Monday, November 03, 2008

The Shrimp and the Great White Shark


Yes, Virginia, I am father to children other than Mike, although he has occupied much of my blog's attention over the past couple of weeks. His life is a circuitous one, interesting in many ways, but his is not the only life who is part of mine. I have a spouse and I have eleven other children who add so much depth and meaning to my days. They do not always receive here the attention they rightly merit. (A subtle reminder that it is never a good idea to measure a person's life simply by what they read on one's blog).

Of the twelve years I have been a father, I must say that many of those years have been filled with emotions ranging from moments of joy to periods of real desolation. Caring for children whose histories and biologies are mysteries is a challenging proposition. There are many moments when I have entered too deeply into their past traumas or present defiance and lost myself. I continue to learn, day by day, what it means to be a "self-differentiated" person who can maintain a hold on my own sense of being. To lose oneself as an adoptive parent is a frightening proposition for both child and parent.

There are many heavy, heavy moments in the task of parenting older adopted children, so when moments of lightness appear they are too often forgotten or relegated to the trash can of frivolity. Because of my own personality qualities, I continually have to remind myself to find more opportunities to bask in the light than to lurk in the shadow of my family's existence. They are really two different modes of being, the one offering hope and the other continual disillusionment.

One of the bright lights in my existence currently is our youngest son, Wilson, who is now age nine. He and his birth brother (13) have just celebrated their first anniversary in our family. They have been so delightful. It is almost as if I have been holding my breath for a year to wait for things to crumble. With many of our kids (especially those whom we adopted earlier in the journey) it took only a few weeks before things really fell apart. Wilson and Leon, however, are very emotionally healthy and exhibit all the signs of children who were emotionally cared for in their early lives. They are, I am sure, "normal," but for a family like ours, formed through adopting older children with considerable emotional challenges, they seem unique and special.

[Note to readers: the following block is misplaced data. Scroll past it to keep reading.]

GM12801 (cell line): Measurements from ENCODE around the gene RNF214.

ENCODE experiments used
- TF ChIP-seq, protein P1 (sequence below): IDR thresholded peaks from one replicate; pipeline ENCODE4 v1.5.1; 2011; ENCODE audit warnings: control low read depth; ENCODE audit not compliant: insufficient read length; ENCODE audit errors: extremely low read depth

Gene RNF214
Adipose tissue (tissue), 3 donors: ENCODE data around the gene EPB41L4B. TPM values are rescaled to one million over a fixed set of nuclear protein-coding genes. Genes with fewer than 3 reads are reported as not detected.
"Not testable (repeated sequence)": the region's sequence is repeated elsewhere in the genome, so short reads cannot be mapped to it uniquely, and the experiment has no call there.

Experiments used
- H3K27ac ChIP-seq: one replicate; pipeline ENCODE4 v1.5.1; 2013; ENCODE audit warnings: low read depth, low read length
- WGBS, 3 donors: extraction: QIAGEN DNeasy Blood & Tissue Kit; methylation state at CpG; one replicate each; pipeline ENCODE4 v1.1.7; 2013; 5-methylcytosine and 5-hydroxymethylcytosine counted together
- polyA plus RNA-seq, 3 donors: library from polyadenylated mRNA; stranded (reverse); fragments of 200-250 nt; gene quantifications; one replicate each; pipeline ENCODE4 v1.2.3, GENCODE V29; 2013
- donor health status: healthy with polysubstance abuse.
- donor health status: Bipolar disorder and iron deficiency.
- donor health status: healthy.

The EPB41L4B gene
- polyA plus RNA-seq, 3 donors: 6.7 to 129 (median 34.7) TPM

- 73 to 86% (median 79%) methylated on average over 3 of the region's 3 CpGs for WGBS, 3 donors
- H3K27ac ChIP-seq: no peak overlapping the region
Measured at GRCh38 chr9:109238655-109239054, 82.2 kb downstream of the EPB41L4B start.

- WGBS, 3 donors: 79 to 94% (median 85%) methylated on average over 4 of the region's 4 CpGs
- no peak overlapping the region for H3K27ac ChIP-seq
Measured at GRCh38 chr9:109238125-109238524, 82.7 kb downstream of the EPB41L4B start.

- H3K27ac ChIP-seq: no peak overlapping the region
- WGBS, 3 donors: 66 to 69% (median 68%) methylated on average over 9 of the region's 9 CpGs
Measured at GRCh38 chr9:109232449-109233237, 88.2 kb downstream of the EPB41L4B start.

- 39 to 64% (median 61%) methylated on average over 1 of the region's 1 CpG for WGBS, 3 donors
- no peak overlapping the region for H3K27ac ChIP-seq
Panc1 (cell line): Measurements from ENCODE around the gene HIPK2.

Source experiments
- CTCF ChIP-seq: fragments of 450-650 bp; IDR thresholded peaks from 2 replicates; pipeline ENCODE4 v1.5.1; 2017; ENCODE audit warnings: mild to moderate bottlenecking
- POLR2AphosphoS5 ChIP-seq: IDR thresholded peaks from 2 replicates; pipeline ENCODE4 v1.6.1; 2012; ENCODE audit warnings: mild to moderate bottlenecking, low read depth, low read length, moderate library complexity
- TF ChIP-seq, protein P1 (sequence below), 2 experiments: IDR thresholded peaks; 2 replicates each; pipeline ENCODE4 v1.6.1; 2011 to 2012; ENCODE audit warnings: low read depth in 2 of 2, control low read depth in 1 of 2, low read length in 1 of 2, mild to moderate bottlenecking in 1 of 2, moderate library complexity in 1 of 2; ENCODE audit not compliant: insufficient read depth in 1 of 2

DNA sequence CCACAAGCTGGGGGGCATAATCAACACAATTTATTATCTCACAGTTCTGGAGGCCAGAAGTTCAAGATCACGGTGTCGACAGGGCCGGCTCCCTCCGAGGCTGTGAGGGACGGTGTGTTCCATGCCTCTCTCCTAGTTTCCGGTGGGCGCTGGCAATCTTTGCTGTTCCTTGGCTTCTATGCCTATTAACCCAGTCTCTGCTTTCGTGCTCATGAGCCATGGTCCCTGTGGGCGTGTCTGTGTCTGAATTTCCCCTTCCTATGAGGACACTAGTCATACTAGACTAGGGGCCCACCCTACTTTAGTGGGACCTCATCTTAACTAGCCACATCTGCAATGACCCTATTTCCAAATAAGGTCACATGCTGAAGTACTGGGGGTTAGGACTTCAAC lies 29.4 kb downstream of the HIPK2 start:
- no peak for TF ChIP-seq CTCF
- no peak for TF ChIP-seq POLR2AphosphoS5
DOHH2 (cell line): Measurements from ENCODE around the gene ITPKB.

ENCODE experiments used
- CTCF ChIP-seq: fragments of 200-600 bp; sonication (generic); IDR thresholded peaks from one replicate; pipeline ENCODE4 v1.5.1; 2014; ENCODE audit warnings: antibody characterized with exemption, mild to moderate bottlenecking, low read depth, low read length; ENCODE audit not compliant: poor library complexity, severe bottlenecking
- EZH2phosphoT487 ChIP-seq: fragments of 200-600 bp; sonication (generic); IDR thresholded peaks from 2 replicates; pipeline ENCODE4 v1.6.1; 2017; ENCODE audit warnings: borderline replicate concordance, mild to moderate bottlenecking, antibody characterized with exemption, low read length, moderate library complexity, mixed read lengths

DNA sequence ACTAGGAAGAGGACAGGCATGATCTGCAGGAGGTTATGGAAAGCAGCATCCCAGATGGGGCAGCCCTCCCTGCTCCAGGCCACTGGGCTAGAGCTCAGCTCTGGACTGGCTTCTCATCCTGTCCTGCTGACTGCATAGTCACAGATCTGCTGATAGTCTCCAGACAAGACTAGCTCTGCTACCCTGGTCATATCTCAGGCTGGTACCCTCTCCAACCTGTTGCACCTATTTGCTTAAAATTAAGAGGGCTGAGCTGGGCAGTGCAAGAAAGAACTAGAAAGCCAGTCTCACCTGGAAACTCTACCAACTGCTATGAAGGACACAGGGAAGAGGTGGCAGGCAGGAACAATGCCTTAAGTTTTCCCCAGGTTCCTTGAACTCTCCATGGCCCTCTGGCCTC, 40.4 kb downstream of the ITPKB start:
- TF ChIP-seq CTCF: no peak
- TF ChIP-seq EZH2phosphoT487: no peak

Wilson, who is a slender, spindly child who will soon by ten, looks to be about five or six. His petite frame and diminutive stature belie the truth of his age and sophistication. It is always a surprise, then, when a witticism rolls from his puckered lips. One of his favorite things to do is to come bounding into my bedroom and jump into my lap. I have a comfortable chair in a corner by a lamp and spend a lot of my reading (and television, when I watch it) time there. As his slight frame nestles into my ample one, the warmth of his emotional presence lights the corner. We exchange teasing words on occasion, or share a candy from his Halloween bag or watch a television program together. It is a joyful, heart-warming experience.

Yesterday as he snuggled into my side I said, "How are you doing, Shrimp?"

With his crescent-shaped brown eyes sparkling and a smile filling his gap-toothed grin, he responded, "Who are you calling shrimp, great white shark?"

In our multicultural family where we who are caucasian are now "outnumbered," my rejoinder was, "Hey, are you being racist or just commenting on my size?"

He giggled happily and we shared another moment of attachment happiness.

These moments of happy, healthy attachment have been so far and between that when they occur, even after twelve years, they surprise me. While I love all of my children equally, I have found that I love them differently. Some of them are so very hard to love because of the continual emotional rejection and distance they convey, but this one is a delight to my soul. He is just so easy to love, warmth received and shared, love reflected and received.

Life for a parent as it was meant to be.

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